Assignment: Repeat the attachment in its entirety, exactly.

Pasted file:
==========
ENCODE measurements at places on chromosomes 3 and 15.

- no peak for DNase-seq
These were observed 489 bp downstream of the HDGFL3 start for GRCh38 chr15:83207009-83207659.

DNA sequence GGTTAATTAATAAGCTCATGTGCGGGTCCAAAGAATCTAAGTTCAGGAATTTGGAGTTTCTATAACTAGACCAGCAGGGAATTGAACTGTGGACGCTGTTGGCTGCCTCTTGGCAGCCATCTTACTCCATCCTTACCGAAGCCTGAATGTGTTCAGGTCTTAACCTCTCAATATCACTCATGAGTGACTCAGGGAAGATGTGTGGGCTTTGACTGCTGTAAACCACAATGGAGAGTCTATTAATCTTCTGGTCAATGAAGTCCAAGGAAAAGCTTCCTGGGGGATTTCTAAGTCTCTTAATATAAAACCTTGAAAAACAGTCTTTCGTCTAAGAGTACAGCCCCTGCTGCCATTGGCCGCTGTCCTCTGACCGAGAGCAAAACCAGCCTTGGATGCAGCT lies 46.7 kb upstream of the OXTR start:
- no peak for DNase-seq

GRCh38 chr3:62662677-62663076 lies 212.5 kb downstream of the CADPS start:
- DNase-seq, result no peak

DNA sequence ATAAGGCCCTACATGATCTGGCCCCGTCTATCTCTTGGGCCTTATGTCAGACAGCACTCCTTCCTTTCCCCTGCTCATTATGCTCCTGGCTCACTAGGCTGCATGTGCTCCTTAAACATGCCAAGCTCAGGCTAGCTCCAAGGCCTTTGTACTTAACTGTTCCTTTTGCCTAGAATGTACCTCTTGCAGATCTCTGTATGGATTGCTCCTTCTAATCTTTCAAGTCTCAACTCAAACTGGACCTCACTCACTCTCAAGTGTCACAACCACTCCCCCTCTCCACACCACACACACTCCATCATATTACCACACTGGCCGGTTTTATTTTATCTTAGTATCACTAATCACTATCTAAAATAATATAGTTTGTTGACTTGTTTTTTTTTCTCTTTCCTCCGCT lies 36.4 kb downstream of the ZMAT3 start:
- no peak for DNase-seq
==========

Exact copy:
ENCODE measurements at places on chromosomes 3 and 15.

- no peak for DNase-seq
These were observed 489 bp downstream of the HDGFL3 start for GRCh38 chr15:83207009-83207659.

DNA sequence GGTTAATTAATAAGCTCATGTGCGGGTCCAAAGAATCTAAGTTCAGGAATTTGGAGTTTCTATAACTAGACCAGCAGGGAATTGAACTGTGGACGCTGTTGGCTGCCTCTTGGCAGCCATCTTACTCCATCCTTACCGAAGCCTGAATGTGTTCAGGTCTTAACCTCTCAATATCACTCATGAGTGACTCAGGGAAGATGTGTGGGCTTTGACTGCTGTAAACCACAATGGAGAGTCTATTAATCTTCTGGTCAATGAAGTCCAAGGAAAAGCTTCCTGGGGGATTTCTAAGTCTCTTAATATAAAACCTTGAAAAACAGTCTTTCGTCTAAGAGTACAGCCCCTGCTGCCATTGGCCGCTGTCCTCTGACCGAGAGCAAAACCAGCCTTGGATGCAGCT lies 46.7 kb upstream of the OXTR start:
- no peak for DNase-seq

GRCh38 chr3:62662677-62663076 lies 212.5 kb downstream of the CADPS start:
- DNase-seq, result no peak

DNA sequence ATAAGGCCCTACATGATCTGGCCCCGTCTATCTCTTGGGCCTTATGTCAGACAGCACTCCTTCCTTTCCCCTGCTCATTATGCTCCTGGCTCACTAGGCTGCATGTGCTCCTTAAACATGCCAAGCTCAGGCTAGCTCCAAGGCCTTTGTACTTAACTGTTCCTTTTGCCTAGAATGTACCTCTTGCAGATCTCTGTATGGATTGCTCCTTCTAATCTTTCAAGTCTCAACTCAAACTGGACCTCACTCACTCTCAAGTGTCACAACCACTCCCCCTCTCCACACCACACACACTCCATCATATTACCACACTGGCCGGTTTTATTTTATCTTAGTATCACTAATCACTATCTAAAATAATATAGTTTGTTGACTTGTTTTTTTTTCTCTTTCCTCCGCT lies 36.4 kb downstream of the ZMAT3 start:
- no peak for DNase-seq